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Soundgarden file motion against Chris Cornell’s Widow over unreleased recordings

Posted by on February 5, 2020

 

The Soundgarden-Vicky Cornell back-and-forth continues. On Tuesday (4), the remaining members of Soundgarden (Kim Thayil, Matt Cameron and Ben Shepherd) filed a motion against Chris Cornell’s widow over the ownership of seven unreleased recordings they claim the band was working on before the frontman’s untimely death, as well as for a dismissal or transfer of jurisdiction to a court in the state of Washington, where the band is from.

According to the suit, the band claims that they had been working on the unreleased tracks together as early as 2014. The band cites several interviews given by various members of the band about new music as evidence, in particular a February 2017 interview with MusicRadar where Chris Cornell says “we have a lot of interesting songs.” They also claim that they had been in the studio in April 2017 working on the songs before they took a break to go on tour. Of the seven songs, five are credited to Cornell and at least one other member of the band.

Following Cornell’s passing, all of his computers, which held copies of songs and recordings the band were working on in the studio, were handed over to Vicky. This included the only recordings of the seven songs in question. According to the motion, Vicky had initially said she would share the recordings with the band, but later went back on that promise.

Part of the motion also claims that the initial suit was filed in the wrong jurisdiction. The band claims that the suit being filed in Florida does not cover the band, who are all situated in the state of Washington. Furthermore, the band questions whether Vicky is a citizen of Florida or just resides there sometimes, as her legal domicile is in New York.

The issue started in December 2019 when Vicky Cornell filed a lawsuit in Miami Federal Court against Thayil, Cameron, Shepherd, business manager Rit Venerus and financial firm Cal Financial. In the suit, she claims that the band had been withholding royalties from the singer’s estate because they were trying to gain access to the aforementioned unreleased recordings recorded at his studio. Cornell maintains that the recordings were made without the band and were therefore the sole property of her late husband. Even so, she says that she offered to provide the recordings to the band if her husband’s producer was involved and they provided updates on the marketing of the music, but that the band refused the deal.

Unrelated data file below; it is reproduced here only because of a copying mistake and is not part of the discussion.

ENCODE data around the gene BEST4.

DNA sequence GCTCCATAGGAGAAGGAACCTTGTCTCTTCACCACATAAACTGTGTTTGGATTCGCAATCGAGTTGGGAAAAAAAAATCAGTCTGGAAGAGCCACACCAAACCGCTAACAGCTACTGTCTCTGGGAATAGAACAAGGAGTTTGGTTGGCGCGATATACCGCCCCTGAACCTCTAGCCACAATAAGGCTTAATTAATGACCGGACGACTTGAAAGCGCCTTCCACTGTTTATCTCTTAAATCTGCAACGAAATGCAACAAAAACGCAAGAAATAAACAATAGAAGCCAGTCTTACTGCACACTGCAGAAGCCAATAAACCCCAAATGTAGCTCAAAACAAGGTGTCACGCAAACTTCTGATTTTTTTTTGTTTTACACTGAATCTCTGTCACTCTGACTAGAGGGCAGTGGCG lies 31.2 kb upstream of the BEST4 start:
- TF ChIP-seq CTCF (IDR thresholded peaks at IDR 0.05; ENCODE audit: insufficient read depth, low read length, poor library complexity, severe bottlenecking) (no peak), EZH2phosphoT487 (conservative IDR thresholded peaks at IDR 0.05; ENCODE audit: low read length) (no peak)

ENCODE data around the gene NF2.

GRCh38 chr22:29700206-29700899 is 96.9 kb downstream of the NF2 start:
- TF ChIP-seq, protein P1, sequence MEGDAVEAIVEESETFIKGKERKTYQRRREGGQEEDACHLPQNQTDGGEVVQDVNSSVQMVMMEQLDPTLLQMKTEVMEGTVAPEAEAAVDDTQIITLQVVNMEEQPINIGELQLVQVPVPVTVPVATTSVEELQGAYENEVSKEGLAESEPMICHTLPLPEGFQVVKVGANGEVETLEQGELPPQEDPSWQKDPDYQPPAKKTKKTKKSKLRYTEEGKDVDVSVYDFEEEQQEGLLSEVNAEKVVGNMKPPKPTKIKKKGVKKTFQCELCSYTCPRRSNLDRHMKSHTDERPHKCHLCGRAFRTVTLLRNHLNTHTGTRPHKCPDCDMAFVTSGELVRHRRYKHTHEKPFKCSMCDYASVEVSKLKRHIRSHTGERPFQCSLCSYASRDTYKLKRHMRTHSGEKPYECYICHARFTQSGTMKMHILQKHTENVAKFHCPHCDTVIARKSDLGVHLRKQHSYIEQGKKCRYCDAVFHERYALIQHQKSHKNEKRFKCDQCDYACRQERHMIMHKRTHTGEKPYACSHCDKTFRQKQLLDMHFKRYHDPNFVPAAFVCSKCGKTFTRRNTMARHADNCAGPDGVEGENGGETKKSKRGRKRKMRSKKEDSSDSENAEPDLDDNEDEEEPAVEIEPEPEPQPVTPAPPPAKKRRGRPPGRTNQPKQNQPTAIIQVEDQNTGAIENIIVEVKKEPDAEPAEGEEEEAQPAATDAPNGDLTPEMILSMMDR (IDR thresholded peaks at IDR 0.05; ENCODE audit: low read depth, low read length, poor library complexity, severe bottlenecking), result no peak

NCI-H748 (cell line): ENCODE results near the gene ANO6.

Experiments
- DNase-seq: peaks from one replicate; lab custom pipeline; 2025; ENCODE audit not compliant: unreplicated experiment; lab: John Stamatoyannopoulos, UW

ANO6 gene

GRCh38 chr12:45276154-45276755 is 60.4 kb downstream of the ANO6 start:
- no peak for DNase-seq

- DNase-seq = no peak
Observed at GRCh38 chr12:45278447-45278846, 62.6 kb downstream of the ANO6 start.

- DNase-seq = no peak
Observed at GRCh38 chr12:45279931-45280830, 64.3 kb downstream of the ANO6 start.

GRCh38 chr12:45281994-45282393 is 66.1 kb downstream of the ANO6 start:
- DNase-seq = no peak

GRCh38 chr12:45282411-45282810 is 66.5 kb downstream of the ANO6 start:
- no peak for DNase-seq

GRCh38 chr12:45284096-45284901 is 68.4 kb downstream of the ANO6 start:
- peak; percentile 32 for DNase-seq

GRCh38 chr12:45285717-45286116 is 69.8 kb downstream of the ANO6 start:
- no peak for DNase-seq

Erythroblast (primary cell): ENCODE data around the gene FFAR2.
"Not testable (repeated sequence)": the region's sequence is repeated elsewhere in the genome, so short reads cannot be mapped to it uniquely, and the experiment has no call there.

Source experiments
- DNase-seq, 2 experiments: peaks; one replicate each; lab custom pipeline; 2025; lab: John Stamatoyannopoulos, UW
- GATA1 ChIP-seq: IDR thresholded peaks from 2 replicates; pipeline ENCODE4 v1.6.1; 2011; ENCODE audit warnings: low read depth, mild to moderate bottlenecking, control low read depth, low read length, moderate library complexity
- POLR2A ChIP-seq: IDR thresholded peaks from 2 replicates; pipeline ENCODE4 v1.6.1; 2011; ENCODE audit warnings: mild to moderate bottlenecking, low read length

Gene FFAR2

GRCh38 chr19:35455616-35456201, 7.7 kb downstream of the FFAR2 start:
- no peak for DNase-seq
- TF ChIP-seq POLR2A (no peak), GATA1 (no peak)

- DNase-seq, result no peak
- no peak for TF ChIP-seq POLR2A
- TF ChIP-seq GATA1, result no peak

In their motion, the band responded to the “withholding of royalties” by saying that “[the Partnership] has not made distributions to any Partners, and will not legally be required to make distributions to Vicky Cornell (as the heir to Cornell’s share) until the Partnership, by vote of the Remaining Partners, formally elects to make such a distribution. When a Partnership distribution is made, Vicky Cornell will be entitled to her appropriate payment based on Cornell’s share.”

Back in January, it was reported that a deadline to respond to Vicky Cornell’s lawsuit would be extended from January 15 to February 3 in order to find a possible resolution to the issue.

Thayil has been talking fairly openly about unreleased music the band had been recording before the fateful 2017 tour. Just this past November he told SiriusXM’s Trunk Nation that a new Soundgarden album was “entirely possible,” saying: “We definitely have another record in us. Stuff that’s written, stuff that’s demoed and recorded — certainly. All it would need is to take the audio files that are available… We can get the producers we want to make it sound like a Soundgarden record.” When asked about obstacles to releasing that music, Thayil said “There shouldn’t be… other than the fact that we don’t have those files. I think that will happen. It would be ridiculous if it didn’t. But these are difficult things — partnerships and property.”